Clathrate hydrates are currently studied extensively due to their involvement in important industrial processes. For certain industrial applications (e.g., flow assurance in oil/gas industry), they are considered a "nuisance" and their presence needs to be either suspended completely or adequately controlled. On the other hand, for other industrial applications (e.g., gas mixture separation, water desalination, and purification), hydrate formation is sought after, since it can facilitate the desired outcome. In either case, it is essential to have reliable values for the hydrate equilibrium conditions, in order to design appropriately the corresponding industrial applications. In the current study, we review the experimental studies that have reported three-phase hydrate equilibrium measurements. We focus primarily on studies that were published after the year 2008. Furthermore, we report only studies that examine the gas mixtures of two or more components. Of primary interest are gas mixtures that have significant industrial applications and include components such as carbon dioxide, nitrogen, hydrogen, methane, ethane, propane, hydrogen sulfide, and oxygen. The examined mixtures include at least one of the aforementioned gases. Of particular interest in this review are applications such as gas mixture separation (where hydrate promotion is desirable) and energy-related application such as flow assurance during oil/gas production and transportation (where hydrate inhibition is desirable). The mixtures that are included in the review are grouped under 15 gas mixture types. For most of the gas mixtures that are examined, the related industrial applications are identified and briefly discussed. In the current review, the different gas mixtures are also critically discussed and suggestions for possible future directions are presented regarding the examination of tentative additives to be used for promotion or inhibition.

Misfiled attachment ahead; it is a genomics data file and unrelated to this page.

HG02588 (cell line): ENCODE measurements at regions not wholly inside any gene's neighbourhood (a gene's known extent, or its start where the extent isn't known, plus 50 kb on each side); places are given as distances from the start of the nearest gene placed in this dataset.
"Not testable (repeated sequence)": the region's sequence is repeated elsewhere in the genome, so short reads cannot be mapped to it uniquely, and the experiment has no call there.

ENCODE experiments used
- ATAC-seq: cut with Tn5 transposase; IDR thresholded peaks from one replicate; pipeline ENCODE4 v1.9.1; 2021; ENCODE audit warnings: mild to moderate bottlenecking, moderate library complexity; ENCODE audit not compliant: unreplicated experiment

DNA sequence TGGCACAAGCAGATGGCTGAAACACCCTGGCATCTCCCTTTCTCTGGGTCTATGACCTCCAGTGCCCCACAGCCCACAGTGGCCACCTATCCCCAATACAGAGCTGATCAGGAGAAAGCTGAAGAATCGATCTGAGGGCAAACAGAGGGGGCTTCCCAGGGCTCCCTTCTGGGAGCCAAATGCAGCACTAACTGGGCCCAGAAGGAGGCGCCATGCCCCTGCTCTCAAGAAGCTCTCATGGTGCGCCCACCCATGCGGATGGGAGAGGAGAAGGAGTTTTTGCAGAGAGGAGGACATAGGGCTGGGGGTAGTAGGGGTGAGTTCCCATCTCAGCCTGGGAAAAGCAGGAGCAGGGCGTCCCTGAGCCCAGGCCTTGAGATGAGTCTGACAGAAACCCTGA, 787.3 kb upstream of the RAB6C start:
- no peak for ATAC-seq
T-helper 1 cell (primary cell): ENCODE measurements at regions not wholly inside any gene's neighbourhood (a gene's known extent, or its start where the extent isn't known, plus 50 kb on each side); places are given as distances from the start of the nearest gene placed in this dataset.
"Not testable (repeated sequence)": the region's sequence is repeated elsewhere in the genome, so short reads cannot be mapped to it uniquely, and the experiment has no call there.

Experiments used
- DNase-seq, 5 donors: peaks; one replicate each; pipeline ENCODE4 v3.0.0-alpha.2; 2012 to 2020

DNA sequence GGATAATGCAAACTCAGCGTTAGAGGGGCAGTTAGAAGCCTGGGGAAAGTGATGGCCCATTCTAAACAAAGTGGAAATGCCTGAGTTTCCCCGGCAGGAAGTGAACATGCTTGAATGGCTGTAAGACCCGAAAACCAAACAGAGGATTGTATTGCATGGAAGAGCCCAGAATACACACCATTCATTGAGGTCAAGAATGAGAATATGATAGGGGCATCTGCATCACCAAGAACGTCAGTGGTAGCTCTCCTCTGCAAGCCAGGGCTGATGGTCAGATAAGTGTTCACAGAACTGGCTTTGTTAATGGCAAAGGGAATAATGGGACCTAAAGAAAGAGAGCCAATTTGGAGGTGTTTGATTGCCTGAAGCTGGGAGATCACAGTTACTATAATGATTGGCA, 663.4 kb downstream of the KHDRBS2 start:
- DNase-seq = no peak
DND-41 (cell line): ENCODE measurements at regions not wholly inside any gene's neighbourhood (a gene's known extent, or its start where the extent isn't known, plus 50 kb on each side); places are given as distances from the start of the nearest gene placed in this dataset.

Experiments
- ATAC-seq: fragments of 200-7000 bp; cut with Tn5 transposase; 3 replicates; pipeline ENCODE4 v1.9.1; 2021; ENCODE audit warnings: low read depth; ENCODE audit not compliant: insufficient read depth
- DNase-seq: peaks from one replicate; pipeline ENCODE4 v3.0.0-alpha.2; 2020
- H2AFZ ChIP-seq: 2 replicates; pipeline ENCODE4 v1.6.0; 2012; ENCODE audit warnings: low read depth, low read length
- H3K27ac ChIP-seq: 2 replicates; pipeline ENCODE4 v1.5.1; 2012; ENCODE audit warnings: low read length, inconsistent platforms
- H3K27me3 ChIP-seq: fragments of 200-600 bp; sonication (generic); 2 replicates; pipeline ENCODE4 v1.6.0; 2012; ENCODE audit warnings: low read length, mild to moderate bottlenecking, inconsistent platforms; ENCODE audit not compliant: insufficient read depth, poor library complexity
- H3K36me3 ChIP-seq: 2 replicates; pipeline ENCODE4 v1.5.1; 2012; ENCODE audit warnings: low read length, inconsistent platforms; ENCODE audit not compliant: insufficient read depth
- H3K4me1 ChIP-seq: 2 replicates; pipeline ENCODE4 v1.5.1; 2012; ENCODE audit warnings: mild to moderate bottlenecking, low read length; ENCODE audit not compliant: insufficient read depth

ASJC Scopus subject areas
- Chemical Engineering(all)